In this article, we will take you step by step into what keywords really are, how we find them, how we do keyword research, and yes, how to use keywords in WordPress, the right way. This is a hands-on article, so open up Google in your browser and enjoy!
If you’ve done any investigation into Blogging, Affiliate Marketing, or trying to rank in the search engines, I’m sure you’ve heard of “Keywords”. Keywords are used in Pay Per Click (PPC) advertising, where you pay a certain amount each time someone clicks your ad, as well as Search Engine Optimization (SEO). But how to find and use keywords for each method can be vastly different. Since SEO and natural rankings are much more desirable (and no ad cost), we will focus on SEO.
What are Keywords?
UPDATE (10/11/2019): We have a brand new Keyword Generator Tool you can use to make these steps a whole lot easier. It’s listed under the Tools menu at the top or you can click here. Instead of getting the first 10 or so keyword suggestions use the Keyword Generator to get them all!
So what are keywords anyway? Well, they are simply the word or phrase a person types into Google (or any search engine) to find information on some topic. For example, if I wanted to write an article about natural weight loss products, I would go to Google and type in “natural weight loss products”, or some variation of that, which would lead me to what I was looking for.
You can see some of this information by simply going to Google and typing the first couple of search words in the phrase as shown below. Try this yourself on your computer so you can follow along.
What we see here are the top 10 search terms that begin with “Natural Weight”. As you can see there are quite a few things people are searching for. If we further narrow it down to just Natural Weight Loss we get this:
So from here, we see that people are searching for tea, drinks, herbs, shakes and so on. This leads us to our next topic.
How to find keywords
So, as we see from above we’re starting to narrow our search from a broad term like Natural Weight Loss, to a more targeted topic like “Natural Weight Loss Shakes”. This is what we want to do. Zero in on search terms that are targeted to a specific group of people. If we stay broad, like “Natural Weight Loss”, we have much less of a chance of our WordPress Post even appearing in the search results and would have much less of a chance of your post reaching our target audience vs. targeting a specific group of people like those just searching for Shakes. This leads to a niche, a group of people who are looking for the same thing, which is what we want. Broad terms typically have a very high search volume and are just too competitive.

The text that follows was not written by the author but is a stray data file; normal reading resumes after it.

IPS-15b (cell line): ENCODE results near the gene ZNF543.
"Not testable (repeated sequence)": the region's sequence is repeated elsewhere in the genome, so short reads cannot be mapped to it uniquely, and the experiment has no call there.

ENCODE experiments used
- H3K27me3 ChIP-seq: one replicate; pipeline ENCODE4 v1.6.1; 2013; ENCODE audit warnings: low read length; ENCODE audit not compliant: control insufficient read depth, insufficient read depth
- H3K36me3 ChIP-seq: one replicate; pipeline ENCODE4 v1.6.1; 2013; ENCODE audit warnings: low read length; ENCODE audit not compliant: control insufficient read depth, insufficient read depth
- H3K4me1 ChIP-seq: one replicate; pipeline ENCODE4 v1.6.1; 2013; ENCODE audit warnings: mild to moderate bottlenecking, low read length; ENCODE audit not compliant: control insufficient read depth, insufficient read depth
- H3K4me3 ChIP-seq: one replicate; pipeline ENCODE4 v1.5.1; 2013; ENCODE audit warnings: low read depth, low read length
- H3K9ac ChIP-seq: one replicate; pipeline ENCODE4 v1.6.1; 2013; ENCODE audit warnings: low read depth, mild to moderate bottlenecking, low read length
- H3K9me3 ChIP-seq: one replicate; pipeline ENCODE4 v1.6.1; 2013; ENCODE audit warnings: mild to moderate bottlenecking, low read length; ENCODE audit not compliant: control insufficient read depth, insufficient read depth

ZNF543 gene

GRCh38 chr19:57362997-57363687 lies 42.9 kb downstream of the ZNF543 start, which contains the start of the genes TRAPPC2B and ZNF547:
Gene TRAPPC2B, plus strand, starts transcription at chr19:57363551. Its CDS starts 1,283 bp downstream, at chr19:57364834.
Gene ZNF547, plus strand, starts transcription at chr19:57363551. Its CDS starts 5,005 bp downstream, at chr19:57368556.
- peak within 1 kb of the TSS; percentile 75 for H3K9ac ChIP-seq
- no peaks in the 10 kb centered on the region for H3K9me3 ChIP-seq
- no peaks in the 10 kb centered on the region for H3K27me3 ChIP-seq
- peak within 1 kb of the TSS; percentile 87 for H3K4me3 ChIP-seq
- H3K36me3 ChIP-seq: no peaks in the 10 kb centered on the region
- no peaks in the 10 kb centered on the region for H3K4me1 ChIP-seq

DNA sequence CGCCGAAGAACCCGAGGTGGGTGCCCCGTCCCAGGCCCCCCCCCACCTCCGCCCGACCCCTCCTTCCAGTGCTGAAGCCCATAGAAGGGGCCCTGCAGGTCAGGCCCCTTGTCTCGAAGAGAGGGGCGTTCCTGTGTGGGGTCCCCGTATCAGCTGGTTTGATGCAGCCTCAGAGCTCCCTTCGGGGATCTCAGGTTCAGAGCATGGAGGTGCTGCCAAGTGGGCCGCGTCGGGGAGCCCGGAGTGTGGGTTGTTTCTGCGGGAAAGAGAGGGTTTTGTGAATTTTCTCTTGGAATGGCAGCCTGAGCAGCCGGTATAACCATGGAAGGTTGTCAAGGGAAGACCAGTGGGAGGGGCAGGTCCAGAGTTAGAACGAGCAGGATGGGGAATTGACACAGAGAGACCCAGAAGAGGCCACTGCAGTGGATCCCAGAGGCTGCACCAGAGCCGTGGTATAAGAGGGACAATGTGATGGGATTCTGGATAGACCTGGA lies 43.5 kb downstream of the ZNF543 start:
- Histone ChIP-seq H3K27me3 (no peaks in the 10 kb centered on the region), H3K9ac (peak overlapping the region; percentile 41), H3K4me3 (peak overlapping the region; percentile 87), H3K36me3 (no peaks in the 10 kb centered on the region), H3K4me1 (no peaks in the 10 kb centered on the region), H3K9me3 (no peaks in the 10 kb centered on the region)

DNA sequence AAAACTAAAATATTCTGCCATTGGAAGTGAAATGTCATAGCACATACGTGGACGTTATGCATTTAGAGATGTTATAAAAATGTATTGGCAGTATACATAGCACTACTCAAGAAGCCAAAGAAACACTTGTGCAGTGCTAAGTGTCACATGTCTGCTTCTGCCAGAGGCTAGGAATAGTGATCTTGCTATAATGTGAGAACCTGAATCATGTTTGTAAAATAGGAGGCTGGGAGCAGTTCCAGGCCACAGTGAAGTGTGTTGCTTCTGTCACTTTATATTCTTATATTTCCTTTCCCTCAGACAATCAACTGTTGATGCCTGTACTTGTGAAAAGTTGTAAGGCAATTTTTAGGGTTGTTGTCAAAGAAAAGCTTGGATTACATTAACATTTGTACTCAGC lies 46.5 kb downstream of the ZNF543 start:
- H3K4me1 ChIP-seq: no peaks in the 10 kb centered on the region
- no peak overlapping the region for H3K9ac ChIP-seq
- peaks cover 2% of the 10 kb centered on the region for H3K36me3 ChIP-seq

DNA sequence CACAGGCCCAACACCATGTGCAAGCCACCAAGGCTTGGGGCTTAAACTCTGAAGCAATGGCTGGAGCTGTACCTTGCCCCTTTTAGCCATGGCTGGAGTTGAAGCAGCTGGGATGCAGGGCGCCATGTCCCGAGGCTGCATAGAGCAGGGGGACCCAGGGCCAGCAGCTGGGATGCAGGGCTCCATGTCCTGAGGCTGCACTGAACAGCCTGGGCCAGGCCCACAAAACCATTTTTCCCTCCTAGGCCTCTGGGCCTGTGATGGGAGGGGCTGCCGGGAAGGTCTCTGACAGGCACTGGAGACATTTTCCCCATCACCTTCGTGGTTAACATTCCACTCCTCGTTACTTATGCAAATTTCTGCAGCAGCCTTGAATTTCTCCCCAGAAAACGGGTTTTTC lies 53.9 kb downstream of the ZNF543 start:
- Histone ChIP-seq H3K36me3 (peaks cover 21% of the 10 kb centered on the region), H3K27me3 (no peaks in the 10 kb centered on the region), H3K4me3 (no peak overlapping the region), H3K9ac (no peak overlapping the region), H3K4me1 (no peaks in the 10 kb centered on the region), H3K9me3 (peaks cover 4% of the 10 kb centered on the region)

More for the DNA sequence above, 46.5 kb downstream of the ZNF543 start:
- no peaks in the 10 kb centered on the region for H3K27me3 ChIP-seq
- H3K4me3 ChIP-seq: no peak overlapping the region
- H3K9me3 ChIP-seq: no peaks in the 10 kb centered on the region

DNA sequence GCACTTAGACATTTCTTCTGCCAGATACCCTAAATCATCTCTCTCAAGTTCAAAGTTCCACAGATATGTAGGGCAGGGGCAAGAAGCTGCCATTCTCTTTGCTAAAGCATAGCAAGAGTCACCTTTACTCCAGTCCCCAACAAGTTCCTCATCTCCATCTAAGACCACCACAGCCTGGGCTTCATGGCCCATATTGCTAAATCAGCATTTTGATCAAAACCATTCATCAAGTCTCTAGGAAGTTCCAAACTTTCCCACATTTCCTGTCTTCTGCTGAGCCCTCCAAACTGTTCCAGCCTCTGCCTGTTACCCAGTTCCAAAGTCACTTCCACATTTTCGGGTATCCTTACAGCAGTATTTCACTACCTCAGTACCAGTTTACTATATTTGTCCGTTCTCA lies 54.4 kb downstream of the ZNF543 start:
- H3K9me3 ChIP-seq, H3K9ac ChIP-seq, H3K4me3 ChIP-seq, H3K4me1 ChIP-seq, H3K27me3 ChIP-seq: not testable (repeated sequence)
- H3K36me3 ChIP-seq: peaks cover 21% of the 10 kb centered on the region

So we want to dig deeper, and narrow it down to something that is less competitive and more targeted to a certain group of people such as “Natural Weight Loss Shakes”. See below.
So we’ve dug down deep and have some really good keywords, along with some you might not have even thought of. Try this yourself for your own topic and see what kind of keywords and niches you can uncover.
Another great way to come up with a great many keywords and niche ideas is to use what they call the Alphabet Soup method. With this, we simply take our broader search term such as “Natural Weight Loss” and add letters of the alphabet one at a time and note the results. See below, and try this yourself.
As you see, appending one letter at a time can yield a tremendous amount of information and uncover a vast number of ideas. This can give you A LOT of ideas for WordPress content, which is what you want. An article on “Natural Weight Loss Coffee”, with your affiliate link to a weight loss coffee product. And something for “Natural Weight Loss After Menopause”. Do a post on that, and provide a link to your product. You can change up the search terms and find even more ideas.